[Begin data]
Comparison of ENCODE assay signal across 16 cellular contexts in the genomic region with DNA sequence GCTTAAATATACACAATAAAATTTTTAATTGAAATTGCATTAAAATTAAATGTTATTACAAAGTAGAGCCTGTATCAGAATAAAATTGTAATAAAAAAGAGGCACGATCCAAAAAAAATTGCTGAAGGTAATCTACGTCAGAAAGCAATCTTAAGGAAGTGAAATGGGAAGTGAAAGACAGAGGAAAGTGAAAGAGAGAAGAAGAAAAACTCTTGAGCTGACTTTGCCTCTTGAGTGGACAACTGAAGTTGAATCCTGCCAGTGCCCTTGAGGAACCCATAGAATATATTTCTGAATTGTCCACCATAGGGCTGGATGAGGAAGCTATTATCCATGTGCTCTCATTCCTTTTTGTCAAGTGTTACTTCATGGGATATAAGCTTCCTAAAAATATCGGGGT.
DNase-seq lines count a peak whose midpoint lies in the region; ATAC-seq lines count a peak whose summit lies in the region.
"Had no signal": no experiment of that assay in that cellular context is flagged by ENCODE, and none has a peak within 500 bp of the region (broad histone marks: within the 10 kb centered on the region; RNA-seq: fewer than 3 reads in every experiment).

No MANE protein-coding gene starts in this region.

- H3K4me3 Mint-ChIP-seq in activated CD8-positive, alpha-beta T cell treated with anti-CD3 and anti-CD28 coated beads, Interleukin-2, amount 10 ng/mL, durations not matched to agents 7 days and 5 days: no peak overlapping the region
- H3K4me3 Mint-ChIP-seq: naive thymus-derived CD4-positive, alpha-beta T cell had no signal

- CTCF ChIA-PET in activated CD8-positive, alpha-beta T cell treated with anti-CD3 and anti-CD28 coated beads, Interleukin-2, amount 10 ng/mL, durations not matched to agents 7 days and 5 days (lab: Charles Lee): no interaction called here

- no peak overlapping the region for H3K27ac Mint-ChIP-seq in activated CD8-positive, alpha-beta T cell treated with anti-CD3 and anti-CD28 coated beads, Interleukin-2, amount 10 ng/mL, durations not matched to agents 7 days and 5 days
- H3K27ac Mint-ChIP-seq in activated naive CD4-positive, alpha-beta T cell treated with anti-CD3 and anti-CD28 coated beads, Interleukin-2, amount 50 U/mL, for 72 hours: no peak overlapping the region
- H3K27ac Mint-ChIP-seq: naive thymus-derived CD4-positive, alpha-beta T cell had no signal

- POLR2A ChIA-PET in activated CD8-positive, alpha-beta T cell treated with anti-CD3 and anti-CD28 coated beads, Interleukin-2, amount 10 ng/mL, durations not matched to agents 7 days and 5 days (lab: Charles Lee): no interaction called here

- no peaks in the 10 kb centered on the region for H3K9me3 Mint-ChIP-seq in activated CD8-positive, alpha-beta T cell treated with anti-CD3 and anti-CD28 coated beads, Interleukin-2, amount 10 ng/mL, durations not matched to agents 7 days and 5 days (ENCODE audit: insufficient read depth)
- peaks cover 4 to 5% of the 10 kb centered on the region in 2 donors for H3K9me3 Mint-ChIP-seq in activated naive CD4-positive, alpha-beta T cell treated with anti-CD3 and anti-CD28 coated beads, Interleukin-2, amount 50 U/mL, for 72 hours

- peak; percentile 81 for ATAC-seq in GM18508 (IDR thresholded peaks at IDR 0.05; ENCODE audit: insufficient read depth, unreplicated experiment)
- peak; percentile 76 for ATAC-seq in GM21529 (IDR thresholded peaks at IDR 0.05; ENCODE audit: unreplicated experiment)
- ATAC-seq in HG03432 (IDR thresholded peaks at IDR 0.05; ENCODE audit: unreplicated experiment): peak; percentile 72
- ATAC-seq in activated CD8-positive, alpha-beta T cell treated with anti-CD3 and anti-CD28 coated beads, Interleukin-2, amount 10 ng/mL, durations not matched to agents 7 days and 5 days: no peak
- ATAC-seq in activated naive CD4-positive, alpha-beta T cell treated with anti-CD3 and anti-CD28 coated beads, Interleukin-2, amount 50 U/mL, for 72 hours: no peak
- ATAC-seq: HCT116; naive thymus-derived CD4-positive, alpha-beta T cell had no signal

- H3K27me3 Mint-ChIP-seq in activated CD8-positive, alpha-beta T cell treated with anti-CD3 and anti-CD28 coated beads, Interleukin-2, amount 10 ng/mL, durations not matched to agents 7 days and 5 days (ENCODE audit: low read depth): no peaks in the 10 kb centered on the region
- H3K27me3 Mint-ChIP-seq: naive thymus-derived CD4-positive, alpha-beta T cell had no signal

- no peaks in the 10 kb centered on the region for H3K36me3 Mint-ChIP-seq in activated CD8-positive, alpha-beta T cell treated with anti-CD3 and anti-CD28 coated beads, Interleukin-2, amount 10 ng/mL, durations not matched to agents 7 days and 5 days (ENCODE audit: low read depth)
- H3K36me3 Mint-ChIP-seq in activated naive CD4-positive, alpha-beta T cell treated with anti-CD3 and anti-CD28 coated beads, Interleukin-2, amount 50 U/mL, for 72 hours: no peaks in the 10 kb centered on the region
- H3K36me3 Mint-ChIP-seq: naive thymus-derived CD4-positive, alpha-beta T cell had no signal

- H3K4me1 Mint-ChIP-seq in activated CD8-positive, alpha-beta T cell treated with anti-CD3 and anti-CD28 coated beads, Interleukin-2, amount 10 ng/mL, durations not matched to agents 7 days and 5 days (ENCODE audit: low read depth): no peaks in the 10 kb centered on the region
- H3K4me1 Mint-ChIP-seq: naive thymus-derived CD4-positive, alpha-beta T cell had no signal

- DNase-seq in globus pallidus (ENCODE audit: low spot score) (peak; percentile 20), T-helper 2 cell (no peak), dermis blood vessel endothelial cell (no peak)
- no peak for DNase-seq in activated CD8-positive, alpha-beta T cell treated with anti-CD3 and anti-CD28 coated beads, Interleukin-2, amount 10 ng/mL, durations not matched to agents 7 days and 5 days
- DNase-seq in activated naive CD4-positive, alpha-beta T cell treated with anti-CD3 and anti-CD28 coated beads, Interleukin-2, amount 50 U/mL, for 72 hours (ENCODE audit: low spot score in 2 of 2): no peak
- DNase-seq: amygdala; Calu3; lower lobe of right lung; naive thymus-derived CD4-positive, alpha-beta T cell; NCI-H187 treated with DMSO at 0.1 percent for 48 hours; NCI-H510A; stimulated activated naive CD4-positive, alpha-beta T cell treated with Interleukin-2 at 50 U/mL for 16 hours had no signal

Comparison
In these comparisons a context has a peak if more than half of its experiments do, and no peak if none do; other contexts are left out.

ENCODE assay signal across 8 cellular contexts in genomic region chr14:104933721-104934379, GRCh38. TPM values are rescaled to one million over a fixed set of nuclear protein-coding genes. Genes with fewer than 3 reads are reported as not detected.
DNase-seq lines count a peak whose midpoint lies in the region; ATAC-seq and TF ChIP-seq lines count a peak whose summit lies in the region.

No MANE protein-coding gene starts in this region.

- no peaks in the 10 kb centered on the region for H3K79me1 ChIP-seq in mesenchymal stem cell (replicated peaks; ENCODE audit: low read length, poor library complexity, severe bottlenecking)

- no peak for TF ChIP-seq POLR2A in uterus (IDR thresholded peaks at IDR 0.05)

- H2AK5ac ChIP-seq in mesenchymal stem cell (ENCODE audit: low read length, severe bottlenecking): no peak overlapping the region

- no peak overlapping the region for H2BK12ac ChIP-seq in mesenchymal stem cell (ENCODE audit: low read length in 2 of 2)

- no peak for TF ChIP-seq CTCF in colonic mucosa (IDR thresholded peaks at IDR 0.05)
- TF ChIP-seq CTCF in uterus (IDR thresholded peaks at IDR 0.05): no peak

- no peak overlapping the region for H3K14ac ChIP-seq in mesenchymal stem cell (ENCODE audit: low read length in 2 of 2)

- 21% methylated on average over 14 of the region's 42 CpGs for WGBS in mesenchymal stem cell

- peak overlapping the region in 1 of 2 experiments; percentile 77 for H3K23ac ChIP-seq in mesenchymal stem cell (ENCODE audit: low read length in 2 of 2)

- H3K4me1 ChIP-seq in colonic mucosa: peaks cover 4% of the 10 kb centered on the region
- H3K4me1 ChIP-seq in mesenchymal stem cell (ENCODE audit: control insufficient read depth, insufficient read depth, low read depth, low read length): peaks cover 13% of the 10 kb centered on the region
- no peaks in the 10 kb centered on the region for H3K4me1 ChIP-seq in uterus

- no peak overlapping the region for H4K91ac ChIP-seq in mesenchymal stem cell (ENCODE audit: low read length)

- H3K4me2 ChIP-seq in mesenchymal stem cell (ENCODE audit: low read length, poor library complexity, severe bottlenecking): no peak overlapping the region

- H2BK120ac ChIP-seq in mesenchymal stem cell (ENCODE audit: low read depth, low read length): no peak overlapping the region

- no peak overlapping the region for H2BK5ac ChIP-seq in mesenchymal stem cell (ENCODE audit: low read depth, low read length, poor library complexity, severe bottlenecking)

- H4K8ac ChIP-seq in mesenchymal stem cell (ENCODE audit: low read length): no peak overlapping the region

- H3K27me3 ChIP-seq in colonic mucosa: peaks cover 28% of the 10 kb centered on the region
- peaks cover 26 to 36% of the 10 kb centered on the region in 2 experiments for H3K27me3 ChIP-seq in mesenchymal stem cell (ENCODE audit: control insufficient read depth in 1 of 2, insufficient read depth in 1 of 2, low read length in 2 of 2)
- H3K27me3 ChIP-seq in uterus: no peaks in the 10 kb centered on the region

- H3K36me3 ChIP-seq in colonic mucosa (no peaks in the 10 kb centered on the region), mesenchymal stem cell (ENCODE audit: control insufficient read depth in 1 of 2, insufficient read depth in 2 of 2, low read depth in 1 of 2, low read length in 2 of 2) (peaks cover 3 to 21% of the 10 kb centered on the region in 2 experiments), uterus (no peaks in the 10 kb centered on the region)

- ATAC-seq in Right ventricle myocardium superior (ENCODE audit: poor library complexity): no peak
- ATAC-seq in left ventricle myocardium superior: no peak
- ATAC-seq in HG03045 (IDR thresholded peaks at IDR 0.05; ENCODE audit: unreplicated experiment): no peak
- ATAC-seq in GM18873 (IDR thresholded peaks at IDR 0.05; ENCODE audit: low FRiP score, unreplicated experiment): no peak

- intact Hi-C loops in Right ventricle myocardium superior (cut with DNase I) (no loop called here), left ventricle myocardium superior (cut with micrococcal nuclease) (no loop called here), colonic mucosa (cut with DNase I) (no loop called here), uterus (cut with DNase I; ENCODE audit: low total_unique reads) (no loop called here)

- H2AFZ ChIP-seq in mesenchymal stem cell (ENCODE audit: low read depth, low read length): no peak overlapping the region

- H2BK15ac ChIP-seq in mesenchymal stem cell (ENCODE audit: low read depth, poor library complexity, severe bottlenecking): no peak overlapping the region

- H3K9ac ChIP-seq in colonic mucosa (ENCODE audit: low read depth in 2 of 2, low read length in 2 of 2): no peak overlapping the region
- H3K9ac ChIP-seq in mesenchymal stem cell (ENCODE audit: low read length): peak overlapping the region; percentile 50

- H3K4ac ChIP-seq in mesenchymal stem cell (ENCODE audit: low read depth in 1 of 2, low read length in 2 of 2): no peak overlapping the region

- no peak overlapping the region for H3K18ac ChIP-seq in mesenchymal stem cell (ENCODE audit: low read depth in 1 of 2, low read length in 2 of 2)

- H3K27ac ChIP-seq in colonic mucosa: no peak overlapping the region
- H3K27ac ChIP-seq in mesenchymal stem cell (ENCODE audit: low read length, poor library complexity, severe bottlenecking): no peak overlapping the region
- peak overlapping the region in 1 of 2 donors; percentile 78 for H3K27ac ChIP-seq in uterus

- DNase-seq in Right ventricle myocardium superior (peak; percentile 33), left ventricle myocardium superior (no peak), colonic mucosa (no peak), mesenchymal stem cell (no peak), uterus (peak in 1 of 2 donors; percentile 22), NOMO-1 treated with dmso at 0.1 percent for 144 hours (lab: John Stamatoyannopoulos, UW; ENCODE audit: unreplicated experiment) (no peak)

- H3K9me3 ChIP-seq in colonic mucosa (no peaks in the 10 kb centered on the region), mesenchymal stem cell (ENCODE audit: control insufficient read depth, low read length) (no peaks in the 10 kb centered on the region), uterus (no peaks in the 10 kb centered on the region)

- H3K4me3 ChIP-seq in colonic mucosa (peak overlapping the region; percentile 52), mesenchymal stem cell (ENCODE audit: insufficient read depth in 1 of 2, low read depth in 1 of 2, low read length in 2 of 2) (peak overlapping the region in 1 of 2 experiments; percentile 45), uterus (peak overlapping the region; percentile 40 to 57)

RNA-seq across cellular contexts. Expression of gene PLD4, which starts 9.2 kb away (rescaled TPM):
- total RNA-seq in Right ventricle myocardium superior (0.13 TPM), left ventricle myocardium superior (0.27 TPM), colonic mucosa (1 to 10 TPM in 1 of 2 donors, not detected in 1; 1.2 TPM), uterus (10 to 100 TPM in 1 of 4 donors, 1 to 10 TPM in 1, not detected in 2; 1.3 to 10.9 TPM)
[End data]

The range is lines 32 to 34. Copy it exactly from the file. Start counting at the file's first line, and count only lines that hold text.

In these comparisons a context has a peak if more than half of its experiments do, and no peak if none do; other contexts are left out.

ENCODE assay signal across 8 cellular contexts in genomic region chr14:104933721-104934379, GRCh38. TPM values are rescaled to one million over a fixed set of nuclear protein-coding genes. Genes with fewer than 3 reads are reported as not detected.
DNase-seq lines count a peak whose midpoint lies in the region; ATAC-seq and TF ChIP-seq lines count a peak whose summit lies in the region.